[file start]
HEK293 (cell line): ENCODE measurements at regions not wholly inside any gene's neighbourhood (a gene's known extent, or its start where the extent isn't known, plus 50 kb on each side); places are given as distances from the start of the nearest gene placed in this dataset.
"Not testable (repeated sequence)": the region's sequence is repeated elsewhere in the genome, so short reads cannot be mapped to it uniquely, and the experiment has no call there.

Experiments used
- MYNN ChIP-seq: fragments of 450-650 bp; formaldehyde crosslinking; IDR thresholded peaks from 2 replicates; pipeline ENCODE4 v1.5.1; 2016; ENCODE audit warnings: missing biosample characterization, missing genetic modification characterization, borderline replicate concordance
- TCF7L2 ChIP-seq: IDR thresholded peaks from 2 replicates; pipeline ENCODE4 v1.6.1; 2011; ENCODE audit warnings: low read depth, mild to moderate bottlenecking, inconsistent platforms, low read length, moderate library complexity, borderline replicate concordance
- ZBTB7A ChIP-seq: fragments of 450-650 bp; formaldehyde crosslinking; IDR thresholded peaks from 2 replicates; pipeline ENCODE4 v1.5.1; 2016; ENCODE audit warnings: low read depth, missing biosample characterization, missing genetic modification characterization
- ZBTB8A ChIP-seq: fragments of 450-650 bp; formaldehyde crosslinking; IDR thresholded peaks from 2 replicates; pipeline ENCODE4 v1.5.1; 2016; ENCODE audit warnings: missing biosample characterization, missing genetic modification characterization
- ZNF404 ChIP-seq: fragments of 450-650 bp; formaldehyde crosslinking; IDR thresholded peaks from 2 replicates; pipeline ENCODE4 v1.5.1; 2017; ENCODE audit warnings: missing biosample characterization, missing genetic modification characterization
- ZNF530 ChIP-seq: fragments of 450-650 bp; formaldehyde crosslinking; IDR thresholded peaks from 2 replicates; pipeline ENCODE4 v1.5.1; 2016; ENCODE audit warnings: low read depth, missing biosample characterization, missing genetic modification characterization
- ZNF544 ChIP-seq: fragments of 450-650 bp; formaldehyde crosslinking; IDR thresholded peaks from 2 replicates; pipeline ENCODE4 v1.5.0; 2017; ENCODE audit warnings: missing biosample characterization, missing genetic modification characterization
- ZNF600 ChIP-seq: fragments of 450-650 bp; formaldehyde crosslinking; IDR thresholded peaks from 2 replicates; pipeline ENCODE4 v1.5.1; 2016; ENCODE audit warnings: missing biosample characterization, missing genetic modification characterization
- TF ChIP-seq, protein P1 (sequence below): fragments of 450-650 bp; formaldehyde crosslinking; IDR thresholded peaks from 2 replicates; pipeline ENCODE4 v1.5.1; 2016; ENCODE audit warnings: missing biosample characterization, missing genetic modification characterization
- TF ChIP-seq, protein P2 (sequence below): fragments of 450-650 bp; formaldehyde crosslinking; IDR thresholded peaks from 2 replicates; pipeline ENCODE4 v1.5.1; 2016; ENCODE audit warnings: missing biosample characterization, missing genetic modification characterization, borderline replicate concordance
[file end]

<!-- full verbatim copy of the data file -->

HEK293 (cell line): ENCODE measurements at regions not wholly inside any gene's neighbourhood (a gene's known extent, or its start where the extent isn't known, plus 50 kb on each side); places are given as distances from the start of the nearest gene placed in this dataset.
"Not testable (repeated sequence)": the region's sequence is repeated elsewhere in the genome, so short reads cannot be mapped to it uniquely, and the experiment has no call there.

Experiments used
- MYNN ChIP-seq: fragments of 450-650 bp; formaldehyde crosslinking; IDR thresholded peaks from 2 replicates; pipeline ENCODE4 v1.5.1; 2016; ENCODE audit warnings: missing biosample characterization, missing genetic modification characterization, borderline replicate concordance
- TCF7L2 ChIP-seq: IDR thresholded peaks from 2 replicates; pipeline ENCODE4 v1.6.1; 2011; ENCODE audit warnings: low read depth, mild to moderate bottlenecking, inconsistent platforms, low read length, moderate library complexity, borderline replicate concordance
- ZBTB7A ChIP-seq: fragments of 450-650 bp; formaldehyde crosslinking; IDR thresholded peaks from 2 replicates; pipeline ENCODE4 v1.5.1; 2016; ENCODE audit warnings: low read depth, missing biosample characterization, missing genetic modification characterization
- ZBTB8A ChIP-seq: fragments of 450-650 bp; formaldehyde crosslinking; IDR thresholded peaks from 2 replicates; pipeline ENCODE4 v1.5.1; 2016; ENCODE audit warnings: missing biosample characterization, missing genetic modification characterization
- ZNF404 ChIP-seq: fragments of 450-650 bp; formaldehyde crosslinking; IDR thresholded peaks from 2 replicates; pipeline ENCODE4 v1.5.1; 2017; ENCODE audit warnings: missing biosample characterization, missing genetic modification characterization
- ZNF530 ChIP-seq: fragments of 450-650 bp; formaldehyde crosslinking; IDR thresholded peaks from 2 replicates; pipeline ENCODE4 v1.5.1; 2016; ENCODE audit warnings: low read depth, missing biosample characterization, missing genetic modification characterization
- ZNF544 ChIP-seq: fragments of 450-650 bp; formaldehyde crosslinking; IDR thresholded peaks from 2 replicates; pipeline ENCODE4 v1.5.0; 2017; ENCODE audit warnings: missing biosample characterization, missing genetic modification characterization
- ZNF600 ChIP-seq: fragments of 450-650 bp; formaldehyde crosslinking; IDR thresholded peaks from 2 replicates; pipeline ENCODE4 v1.5.1; 2016; ENCODE audit warnings: missing biosample characterization, missing genetic modification characterization
- TF ChIP-seq, protein P1 (sequence below): fragments of 450-650 bp; formaldehyde crosslinking; IDR thresholded peaks from 2 replicates; pipeline ENCODE4 v1.5.1; 2016; ENCODE audit warnings: missing biosample characterization, missing genetic modification characterization
- TF ChIP-seq, protein P2 (sequence below): fragments of 450-650 bp; formaldehyde crosslinking; IDR thresholded peaks from 2 replicates; pipeline ENCODE4 v1.5.1; 2016; ENCODE audit warnings: missing biosample characterization, missing genetic modification characterization, borderline replicate concordance